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Lessons from the Medical Clinic

Applying Lessons from the Medical Clinic to the Social Clinic

Lessons that physicians learn in the Medical Clinic are applicable to a Social Clinician’s work in the Social Clinic. Among the most important lessons:

Take a complete History, look for patterns within it, and critically examine assumptions and conclusions: In the Medical Clinic, physicians learn how important it is to obtain a complete and accurate history from each patient, look for and recognize patterns within those histories (patterns that are similar to those seen in past patients), and critically examine assumptions and conclusions. That is the key to diagnosing with accuracy, understanding cause, advancing knowledge, and determining how to best help patients.

Much harm can occur when physicians fail to take a complete or accurate history, fail to recognize and react to patterns, and fail to critically exam assumptions and conclusions—not to mention what happens when physicians run away from the challenges of determining diagnosis, pathogenesis, and best treatment.

In the Social Clinic, it would be helpful if people like Clinton, Trump, and Obama (and the American people) would take a complete and accurate history of American geopolitical/economic interventions, look for the patterns within that history, and critically examine the assumptions and conclusions of American leaders and much of the American Public (particularly the acceptance of the American economic model and the presumption of American Exceptionalism and Indispensability).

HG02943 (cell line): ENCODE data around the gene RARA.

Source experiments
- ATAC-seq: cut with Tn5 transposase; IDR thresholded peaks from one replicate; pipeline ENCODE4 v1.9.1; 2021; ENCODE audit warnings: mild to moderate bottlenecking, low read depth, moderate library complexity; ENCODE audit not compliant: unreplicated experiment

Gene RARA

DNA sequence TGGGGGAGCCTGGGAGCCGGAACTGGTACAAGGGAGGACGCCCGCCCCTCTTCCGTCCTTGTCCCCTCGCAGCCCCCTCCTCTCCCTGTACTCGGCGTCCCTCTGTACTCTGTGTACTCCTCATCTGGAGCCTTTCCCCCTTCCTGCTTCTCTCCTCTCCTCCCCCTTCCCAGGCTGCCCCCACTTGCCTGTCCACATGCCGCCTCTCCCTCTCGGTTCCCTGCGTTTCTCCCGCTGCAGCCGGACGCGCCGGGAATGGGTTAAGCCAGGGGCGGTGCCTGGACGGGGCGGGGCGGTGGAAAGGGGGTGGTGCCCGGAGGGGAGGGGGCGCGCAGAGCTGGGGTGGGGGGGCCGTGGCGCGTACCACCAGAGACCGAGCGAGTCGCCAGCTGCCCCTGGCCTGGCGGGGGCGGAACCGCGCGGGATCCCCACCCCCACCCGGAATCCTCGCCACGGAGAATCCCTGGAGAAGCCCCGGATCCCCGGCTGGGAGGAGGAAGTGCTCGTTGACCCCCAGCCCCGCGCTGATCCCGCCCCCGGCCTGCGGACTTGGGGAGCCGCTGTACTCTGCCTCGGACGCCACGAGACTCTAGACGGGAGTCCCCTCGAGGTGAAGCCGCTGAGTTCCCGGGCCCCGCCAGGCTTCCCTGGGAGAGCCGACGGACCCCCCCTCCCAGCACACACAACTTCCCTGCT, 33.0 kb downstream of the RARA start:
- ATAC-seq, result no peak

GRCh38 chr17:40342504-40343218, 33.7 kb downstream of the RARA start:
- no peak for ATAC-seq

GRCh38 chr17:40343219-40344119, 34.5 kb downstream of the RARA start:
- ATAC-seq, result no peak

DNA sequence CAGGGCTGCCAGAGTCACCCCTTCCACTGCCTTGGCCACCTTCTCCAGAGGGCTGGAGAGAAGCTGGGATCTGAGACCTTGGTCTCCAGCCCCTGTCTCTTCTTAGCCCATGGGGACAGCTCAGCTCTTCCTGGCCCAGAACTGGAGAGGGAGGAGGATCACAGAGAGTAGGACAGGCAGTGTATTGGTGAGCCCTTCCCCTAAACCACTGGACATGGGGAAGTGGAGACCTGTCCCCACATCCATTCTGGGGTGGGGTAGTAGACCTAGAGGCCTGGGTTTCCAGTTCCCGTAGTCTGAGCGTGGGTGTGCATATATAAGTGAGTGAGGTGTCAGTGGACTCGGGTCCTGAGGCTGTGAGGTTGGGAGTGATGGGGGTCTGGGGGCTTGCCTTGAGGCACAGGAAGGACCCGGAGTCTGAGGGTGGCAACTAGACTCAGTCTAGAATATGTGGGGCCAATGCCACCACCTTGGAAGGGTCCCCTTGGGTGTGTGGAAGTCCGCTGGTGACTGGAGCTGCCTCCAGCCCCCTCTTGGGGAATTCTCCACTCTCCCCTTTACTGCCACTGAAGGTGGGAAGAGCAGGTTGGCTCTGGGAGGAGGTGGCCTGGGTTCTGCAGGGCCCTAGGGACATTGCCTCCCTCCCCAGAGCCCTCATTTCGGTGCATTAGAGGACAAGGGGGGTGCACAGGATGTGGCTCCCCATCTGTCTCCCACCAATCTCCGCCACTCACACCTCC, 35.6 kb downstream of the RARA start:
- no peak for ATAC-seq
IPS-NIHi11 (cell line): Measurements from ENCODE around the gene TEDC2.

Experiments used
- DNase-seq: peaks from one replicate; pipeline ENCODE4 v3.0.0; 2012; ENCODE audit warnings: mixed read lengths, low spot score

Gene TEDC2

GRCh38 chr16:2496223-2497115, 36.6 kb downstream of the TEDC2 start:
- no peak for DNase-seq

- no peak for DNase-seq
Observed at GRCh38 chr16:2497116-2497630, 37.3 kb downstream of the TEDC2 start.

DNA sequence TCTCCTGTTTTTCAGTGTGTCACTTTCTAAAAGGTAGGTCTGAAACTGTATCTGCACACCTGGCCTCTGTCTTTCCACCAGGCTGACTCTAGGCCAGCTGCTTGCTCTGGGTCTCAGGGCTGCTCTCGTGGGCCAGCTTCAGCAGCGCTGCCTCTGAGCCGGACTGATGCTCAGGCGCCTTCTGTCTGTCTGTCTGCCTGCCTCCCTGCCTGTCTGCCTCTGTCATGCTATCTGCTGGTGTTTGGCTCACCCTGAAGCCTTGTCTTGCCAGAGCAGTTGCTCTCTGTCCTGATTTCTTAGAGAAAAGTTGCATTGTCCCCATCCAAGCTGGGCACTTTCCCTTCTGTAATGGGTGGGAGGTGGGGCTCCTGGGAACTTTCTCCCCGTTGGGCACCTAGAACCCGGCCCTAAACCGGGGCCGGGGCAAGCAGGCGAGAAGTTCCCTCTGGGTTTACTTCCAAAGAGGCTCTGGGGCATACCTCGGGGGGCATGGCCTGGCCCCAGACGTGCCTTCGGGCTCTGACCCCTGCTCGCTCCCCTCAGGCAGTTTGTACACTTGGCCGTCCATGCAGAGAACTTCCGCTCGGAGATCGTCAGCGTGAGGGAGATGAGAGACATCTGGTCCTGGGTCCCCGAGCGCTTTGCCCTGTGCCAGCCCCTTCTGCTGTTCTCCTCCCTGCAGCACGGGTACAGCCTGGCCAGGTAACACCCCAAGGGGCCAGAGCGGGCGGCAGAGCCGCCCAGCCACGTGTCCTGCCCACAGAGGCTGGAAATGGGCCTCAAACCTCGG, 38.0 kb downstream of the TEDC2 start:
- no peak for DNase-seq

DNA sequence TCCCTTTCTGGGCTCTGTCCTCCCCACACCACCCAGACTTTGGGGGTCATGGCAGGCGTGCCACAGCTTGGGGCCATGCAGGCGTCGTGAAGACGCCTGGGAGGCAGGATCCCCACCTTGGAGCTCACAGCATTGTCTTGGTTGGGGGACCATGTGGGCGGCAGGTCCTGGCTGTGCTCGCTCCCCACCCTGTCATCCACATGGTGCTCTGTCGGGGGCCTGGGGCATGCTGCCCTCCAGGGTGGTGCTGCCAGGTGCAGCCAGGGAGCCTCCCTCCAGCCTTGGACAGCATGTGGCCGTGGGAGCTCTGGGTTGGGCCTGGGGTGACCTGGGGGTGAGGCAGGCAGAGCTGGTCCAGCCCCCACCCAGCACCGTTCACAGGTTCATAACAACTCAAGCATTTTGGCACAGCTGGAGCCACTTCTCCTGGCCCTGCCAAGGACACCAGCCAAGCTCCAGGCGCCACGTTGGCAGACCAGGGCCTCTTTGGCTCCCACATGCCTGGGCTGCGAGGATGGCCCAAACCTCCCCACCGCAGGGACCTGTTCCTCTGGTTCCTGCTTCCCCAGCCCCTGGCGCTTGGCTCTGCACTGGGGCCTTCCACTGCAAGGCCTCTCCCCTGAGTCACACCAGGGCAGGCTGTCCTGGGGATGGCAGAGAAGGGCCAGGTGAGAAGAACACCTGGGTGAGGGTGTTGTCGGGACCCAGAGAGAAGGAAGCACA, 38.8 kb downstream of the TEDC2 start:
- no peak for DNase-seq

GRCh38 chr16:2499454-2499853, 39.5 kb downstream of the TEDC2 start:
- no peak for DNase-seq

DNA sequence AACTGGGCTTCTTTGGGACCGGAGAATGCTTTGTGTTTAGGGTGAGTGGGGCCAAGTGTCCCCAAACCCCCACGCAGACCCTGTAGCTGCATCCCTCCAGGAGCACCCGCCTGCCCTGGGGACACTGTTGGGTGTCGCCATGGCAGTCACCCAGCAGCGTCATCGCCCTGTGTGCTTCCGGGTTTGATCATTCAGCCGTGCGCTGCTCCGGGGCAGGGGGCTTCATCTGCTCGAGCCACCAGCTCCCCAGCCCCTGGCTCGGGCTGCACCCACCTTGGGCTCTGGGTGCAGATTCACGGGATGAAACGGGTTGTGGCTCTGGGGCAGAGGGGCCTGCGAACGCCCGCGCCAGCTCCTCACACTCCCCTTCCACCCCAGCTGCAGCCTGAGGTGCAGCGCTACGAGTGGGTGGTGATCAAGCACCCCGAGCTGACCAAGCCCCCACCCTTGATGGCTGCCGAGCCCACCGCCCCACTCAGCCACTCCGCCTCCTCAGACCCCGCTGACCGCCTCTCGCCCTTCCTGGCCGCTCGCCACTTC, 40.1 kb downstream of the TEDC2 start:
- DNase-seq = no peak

Instructive Caricatures of What’s Wrong:

In the Medical Clinic, caricatures of disease (as opposed to more subtle versions of disease) often help physicians to learn more quickly and definitively.  Milder forms of disease are more likely to go undiagnosed and untreated, even denied. Obvious, florid forms of disease force recognition and action, and their exaggerated characteristics make it easier to appreciate what, exactly, is wrong. Caricatures of disease, therefore, accelerate Medical Progress. Good physicians learn from the florid caricatures and apply that knowledge to disease along the milder portion of the spectrum. Physicians who do not learn from the caricatures fail to understand the entire disease spectrum, and fail to diagnose and treat even the severest end of the spectrum.

In the Social Clinic, it is possible that the behaviors of the Bushes, the Clintons, Obama, and Trump (especially Trump, but certainly not limited to Trump), by serving as “instructive caricatures of what’s wrong” with the USA (its thinking, its geopolitical/economic interventions, and its underlying economic model), could actually accelerate Social Progress—if (and probably only if), at the same time, the American people critically examine American geopolitical/economic history and the economic model behind it; and develop a kind and sound alternative economic model as a potential replacement for the current model.

Patient Education is essential and therapeutic; Mystification is counter-therapeutic:

In the Medical Clinic, an important aspect of effective care is explaining patient histories and disease patterns to the patients, so that they can better understand diagnosis, cause, treatment, disease course, and prognosis. Clinical care is sub-optimal if the physician understands the patient’s history and disease pattern, but the patient is left mystified and confused. Good physicians are good and caring teachers and spend the time necessary to help their patients to comprehensively understand their illness. De-mystification is therapeutic; persistent mystification is counter-therapeutic. Proper education builds confidence, trust, an appropriate sense of control, and a healthy resolve to do what is necessary to get better. Mystification breeds distrust, despondency, helplessness, hopelessness, and inaction. Good physicians take responsibility and assume leadership for effectively educating their patients, and insist on taking the time to do so.